Miawpukek Horizon Maritime Services is a company that has evolved from a relationship that started with the recruitment and development of First Nations seafarers from the Miawpukek First Nation, as Horizon Maritime sought to expand its seafarer network and further diversify its workforce. Miawpukek seafarers have become valued members of the Horizon Maritime team and strong relationships between Miawpukek Tribal Council and Horizon Maritime principals have developed as a result.
“Building on our successful aquaculture and fisheries businesses, plus our ocean stewardship efforts through our involvement with MAMKA, this is a wonderful opportunity to advance Miawpukek participation in the new ocean economy,” said Chief Mi’sel Joe. “Our relationship with Horizon Maritime has been built over time and it is clear that our values match in a way that will benefit our community, our industry, our province and be an example for our country.”
“We are appreciative of the relationship that we have built with the Miawpukek community and are excited about the potential that this partnership offers.” said Sean Leet, CEO of Horizon Maritime. “Partnerships have been key to Horizon Maritime’s growth and we look forward to developing this new venture together.”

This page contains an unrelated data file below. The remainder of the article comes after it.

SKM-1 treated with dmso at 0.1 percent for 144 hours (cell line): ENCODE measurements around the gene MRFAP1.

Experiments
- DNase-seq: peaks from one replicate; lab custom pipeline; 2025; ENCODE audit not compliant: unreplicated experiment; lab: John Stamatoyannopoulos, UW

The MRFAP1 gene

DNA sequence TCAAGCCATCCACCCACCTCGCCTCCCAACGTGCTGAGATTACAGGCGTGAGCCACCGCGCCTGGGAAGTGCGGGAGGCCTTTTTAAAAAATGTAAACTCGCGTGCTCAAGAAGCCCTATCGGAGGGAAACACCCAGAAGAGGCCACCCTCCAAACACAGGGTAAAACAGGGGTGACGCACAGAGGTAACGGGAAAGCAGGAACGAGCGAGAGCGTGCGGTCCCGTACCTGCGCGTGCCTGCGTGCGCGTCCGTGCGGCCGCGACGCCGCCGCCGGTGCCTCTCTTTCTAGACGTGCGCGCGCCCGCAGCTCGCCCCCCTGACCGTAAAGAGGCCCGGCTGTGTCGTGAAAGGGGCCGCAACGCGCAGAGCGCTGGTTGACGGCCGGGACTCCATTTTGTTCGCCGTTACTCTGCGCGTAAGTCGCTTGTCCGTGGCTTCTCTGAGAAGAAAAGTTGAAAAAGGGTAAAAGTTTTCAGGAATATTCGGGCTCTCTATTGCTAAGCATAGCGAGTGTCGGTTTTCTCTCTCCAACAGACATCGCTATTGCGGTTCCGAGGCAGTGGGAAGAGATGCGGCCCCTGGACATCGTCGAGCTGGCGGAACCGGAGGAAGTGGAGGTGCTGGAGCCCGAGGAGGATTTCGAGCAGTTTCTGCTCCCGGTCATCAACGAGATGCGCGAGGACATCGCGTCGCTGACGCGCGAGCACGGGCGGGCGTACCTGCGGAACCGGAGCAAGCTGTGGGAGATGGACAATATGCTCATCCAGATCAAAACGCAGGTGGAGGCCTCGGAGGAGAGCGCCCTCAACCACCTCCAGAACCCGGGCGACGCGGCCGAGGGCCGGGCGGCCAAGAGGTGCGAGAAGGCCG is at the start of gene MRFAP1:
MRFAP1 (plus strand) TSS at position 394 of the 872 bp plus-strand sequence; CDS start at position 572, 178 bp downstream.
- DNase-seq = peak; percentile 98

Miawpukek First Nation Chief Mi'sel Joe and Councillor Shayne McDonald aboard the Horizon Arctic
CCGS Sir Humphrey Gilbert was a Canadian Coast Guard light icebreaker and buoy tender now owned by Horizon Maritime Services as an Arctic icebreaker named Polar Prince. The ship entered service with the Department of Transport Marine Service in 1959 and transferred to the newly created Canadian Coast Guard in 1962, active until 1986. Rebuilt, the icebreaker is now plying the waters of the Arctic Ocean. In 2017, the vessel was temporarily rechristened Canada C3 and used for a high-profile voyage around Canada's three maritime coasts as part of the nation's 150th anniversary.
The Polar Prince now serves as a dedicated training vessel for Miawpukek Horizon's Cadet & Trainee Program.
The Qalipu Mi’kmaq First Nation Band (Qalipu) and the Miawpukek First Nation (MFN) have come together under the protocols of the Aboriginal Aquatic Resource & Oceans Management (AAROM) program to form the Mi’kmaq Alsumk Mowimsikik Koqoey Association (MAMKA).
MAMKA is involved in a variety of marine and ocean stewardship matters, including the provision of environmental monitoring services to industry.
MAMKA is recognized externally due to its Aboriginal involvement and representation in various marine matters that have an impact on our communities and their waters.
MAMKA participates with First Nation Communities to ensure their involvement and advice in the decision making process used for aquatic resources and oceans management.